09/30/2013 7:37 am

What most people don’t consider in their calculations is that debt means RISK. If you lose your job tomorrow, you’ll still have debt (and probably have to pay a lot of money because of late payments and all other issues, not to mention you could lose the house/car you’re paying for), while an investment is just there and won’t ‘die’ if you cannot make payments for 6 months.

I wouldn’t consider doing ANYTHING else but paying off the debt and having some emergency fund to get me off any possible issues, till I pay it off. I was in debt and also lost my job, so I kinda know what it means to have to cover late payments, have my car almost re-possesed and similar ‘pleasures’.

So do everything you can to pay off debt and then you can invest until you’re sick of it. That’s what I did and I sleep better at night, knowing that I’ll never have to go through what I did years ago πŸ˜‰

10/01/2013 9:26 am

Well, I’ve paid it off completely and am currently debt free. We also save money and are pretty well prepared for anything. My husband’s side of the business is slowly picking up, so we’ve lived off one income for 2 years now and did well. I think the fact I saw what something bad can do to your finances makes me be so ‘anti-debt’ now. I was lucky enough to be able to get myself out of it, but it could have been way worse. So I’m happy I ended it all and now, if anything happens, at least I don’t have to worry about the bank coming after me πŸ˜€

09/30/2013 11:17 am

Sorry but I think your over-complicating a very simple idea. Look at it from a rate of return point of view. Long-term mortgage debt costs are approximately 4 to 5% historically. Let’s say an average of 4.5% over the next 25 years. prepaying a mortgage is like a 4.5% rate of return (provided that you invest the mortgage payment when the mortgage payment is up). This 4.5% is essentially an after-tax return. Long-term returns in a portfolio of indexes are approximately 6% real. Real as opposed to nominal. Real as in it accounts for future inflation. This 6% is before tax. After-tax at an average 25% (partially capital gains, partially income, partially dividends) puts you at 4.5%. I understand the many assumptions here including: Debt costs are closer to 3.5% currently 6% real returns is on the high side from actuarial studies 25% tax rate is just a WAG (wild a.. guess) doesn’t account for investment tools, rrsps, tfsas, resps. Sorry, but your making very large assumptions. Not everyone is an investing whiz like yourself so they may rely on portfolios of indexes or funds. Debt prepayment is a very profitable investment provided you continue to invest after the debt… Read more Β»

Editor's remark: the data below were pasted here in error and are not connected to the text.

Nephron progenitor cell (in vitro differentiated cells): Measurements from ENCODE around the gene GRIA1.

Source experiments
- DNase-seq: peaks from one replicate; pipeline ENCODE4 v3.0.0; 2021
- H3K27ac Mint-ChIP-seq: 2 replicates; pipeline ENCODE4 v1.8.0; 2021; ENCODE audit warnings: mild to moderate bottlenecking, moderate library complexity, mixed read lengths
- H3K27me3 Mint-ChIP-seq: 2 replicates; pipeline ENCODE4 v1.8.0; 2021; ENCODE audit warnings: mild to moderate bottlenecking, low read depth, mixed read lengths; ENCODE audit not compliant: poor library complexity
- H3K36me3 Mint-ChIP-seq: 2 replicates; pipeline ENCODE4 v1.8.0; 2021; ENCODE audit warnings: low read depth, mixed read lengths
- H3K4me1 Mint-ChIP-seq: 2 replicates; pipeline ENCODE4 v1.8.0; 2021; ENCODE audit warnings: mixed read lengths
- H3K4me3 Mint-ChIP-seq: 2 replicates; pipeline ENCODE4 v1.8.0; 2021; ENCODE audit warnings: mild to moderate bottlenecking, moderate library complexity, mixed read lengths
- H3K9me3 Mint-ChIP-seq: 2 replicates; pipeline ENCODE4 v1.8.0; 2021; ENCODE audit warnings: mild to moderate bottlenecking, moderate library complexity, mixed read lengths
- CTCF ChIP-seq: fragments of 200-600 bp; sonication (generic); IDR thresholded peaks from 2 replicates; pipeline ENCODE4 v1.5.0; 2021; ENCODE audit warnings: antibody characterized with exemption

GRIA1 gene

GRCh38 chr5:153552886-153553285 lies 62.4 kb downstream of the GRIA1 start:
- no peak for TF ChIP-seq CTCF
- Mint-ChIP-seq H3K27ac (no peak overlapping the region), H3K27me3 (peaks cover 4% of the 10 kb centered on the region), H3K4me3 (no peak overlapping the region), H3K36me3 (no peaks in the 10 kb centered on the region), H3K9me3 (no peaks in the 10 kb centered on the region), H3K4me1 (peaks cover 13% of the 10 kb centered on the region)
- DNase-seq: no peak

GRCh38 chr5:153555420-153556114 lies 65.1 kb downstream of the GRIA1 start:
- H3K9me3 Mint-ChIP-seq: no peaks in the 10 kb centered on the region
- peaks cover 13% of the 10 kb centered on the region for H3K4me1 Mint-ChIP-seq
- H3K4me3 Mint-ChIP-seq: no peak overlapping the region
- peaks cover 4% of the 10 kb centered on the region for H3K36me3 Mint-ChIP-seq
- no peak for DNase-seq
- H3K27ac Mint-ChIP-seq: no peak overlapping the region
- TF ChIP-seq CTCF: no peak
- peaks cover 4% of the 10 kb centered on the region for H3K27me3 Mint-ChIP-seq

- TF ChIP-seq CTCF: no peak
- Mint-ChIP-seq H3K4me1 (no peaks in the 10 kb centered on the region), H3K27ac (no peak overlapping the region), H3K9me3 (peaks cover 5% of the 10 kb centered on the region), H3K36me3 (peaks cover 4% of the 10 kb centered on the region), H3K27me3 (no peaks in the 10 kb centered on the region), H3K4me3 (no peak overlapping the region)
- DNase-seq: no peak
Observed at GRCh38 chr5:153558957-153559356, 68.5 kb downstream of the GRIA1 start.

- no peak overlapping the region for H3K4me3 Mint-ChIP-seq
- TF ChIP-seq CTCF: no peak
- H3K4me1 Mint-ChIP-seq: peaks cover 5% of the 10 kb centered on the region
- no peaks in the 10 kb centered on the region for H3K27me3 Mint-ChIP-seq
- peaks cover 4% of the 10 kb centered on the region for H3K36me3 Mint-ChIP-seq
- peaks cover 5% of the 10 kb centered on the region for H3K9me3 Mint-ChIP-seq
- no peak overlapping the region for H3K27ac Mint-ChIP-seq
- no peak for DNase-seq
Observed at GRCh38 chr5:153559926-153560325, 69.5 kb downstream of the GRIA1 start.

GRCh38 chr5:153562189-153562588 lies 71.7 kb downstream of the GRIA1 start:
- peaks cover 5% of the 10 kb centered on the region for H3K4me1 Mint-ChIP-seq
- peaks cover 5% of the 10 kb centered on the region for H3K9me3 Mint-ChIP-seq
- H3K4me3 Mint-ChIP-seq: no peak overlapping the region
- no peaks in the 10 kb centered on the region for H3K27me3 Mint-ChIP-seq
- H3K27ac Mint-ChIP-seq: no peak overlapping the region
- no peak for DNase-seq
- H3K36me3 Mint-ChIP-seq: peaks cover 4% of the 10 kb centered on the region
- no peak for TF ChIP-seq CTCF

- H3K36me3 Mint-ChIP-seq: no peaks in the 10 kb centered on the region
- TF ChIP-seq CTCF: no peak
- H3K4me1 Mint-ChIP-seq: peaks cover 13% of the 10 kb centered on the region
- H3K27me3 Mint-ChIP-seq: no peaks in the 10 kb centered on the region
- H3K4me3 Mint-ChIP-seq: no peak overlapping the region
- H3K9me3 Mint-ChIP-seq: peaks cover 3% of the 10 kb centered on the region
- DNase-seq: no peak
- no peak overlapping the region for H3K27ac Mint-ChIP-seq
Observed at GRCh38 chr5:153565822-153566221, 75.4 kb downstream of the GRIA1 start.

Mark @ myownadvisor (@myownadvisor)

“Can I live on $48,000 a year?”

My wife and I could, if we didn’t have a mortgage and love to travel. I figure we’ll need about $54k per year to retire on in 2013 dollars.

Good post. I think about debt freedom vs. future wealth all the time.


The Passive Income Earner
10/01/2013 1:32 pm

The answer I get from the form are weird … If I save twice as much, with less debt and twice the asset than what you mention, I have less in retirement. I can only assume that’s because I can easily pay off my debt which means that when you have the mean to pay off the debt quickly, there is little advantage to worry about it πŸ™‚

At my rate, I could pay off the mortgage in 4 years. I am however diverting more than half to savings. (I wrote saving as not all of it is invested since some of it goes towards renos and trips). It’s not really invest or pay debt as we have the enjoyment section as well.